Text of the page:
Life is competitive, and children learn that it’s best to be good at things from a young age. Here are some reasons why learning to lose is just as important as learning to win.
Many aspects of a child’s life are connected to being competitive: in kindergarten, some children can do something faster or better than other children can. In school, some children do very well in spelling or they always win in sports. While it is important for parents to teach children to win and succeed, teaching them to lose is just as important. By showing them that losing is not the end of the world, children learn that life is full of second chances.
What Can Children Learn from Winning?
Winning a game or being the best in the class gives children a good feeling about themselves and makes them proud. It shows them that they are good at something which builds their self-confidence.
A confident child is more likely to develop a ‘can-do-attitude’. This is because the experience of winning helps children get motivated to take the next steps to achieve even bigger goals, such as jumping even further. Competition is also helpful to inspire children to do more than is required. This is an ability that prepares children for a variety of situations in their future lives, when it is up to them to make the decision whether they want to be part of the crowd or to be recognized for going a step further. In that sense, winning competitions helps children to succeed.
The feeling of winning prepares children to think more strategically. In board games, children know that they can only win by being more clever than their opponents and children who know that they need to follow the rules will start thinking more strategically in order to win the game. Placing emphasis on thinking more strategically to win games also helps children win by learning to follow the rules. By winning and following the rules, children learn that they can win without cheating, but by accepting the same set of rules that the opponent has to follow.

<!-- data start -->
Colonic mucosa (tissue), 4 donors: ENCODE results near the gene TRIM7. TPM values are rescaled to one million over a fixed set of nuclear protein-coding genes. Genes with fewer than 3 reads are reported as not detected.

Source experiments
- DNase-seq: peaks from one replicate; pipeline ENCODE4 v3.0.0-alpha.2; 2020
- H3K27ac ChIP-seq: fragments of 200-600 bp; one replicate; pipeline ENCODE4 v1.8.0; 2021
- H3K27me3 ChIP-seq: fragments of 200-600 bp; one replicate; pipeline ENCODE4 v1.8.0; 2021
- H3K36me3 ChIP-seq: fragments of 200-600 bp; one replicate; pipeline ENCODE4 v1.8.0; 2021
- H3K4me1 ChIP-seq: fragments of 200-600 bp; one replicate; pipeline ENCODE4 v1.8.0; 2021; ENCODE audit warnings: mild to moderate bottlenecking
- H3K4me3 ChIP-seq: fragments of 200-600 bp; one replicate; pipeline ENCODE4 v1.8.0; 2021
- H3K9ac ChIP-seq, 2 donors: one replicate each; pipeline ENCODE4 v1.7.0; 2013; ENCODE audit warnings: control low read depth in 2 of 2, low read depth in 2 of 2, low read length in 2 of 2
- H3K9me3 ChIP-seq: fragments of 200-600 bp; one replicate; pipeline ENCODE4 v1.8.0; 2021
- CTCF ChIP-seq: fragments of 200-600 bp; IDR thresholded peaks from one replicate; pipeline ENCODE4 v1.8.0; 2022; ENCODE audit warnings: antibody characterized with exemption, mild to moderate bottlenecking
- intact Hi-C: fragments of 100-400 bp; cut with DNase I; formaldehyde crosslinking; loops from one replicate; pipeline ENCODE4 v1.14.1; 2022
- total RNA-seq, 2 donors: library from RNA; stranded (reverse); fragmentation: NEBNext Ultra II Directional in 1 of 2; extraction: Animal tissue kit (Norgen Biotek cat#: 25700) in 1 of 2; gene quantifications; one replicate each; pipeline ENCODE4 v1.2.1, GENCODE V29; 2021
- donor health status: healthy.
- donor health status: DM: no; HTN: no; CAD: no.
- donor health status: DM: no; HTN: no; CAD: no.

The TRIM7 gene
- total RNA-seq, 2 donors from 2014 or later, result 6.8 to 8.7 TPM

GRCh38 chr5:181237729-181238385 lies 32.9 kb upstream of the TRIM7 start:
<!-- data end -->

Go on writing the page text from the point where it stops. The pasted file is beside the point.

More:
Games Are Not Just about Winning
For parents, it is important to remember that there is a lot more to winning a competition, says Kenneth Barish a professor of Psychology. Every competition is a socializing experience for children. Participating in competitions in kindergarten, at school or at the playground can help parents teach their kids about the importance of teamwork, commitment to a task, cooperation and respect for the opponent. Every game is also an opportunity for children to learn to play by the rules. Even though these rules seem arbitrary to children, they need to learn that rules serve particular purposes. Competitions are a good place to demonstrate the reasons behind the rules to children to help them understand them and follow them.
What Can Children Learn from Losing?
The feeling of losing and moving on are particular skills children need to develop in order to deal with negative experiences in life when they become older. It might not seem fair to children that one kid can do something faster or better than they can, but parents can teach their children that everyone has different talents and that it is impossible to be good at everything.
Research has shown that losing games is helpful for children because it teaches them to show empathy and cope with the experience of losing.
Christine Carter, who has published books on parenting, says that children need to practice losing in order to be able to cope when they lose in a competition in front of their peers.
Children who do not experience losing can grow up to be anxious, because they start seeing the possibility of not winning as some form of harm and they cannot deal with situations that do not go their way.
Losing a game is the only way for children to learn from their mistakes and think about strategies to improve. When children improve their skills and win the next time, they do not only get better at the sport or game, but they also learn something new. Learning new things increase children’s confidence and their self-belief and they start to be proud of their abilities.
When children lose, they also learn to identify themselves with others who have lost. Melody Brook, a therapist in Texas, says that the experience of coping with loss is helping children to show empathy towards other children in the same position. A child that has never lost a game will not realize that everyone struggles in life.
Finally, losing shows children that they need to work hard in order to have success, because good things are not just handed over to them. These situations also help children to lose with grace in front of others and to be seen as a fair loser.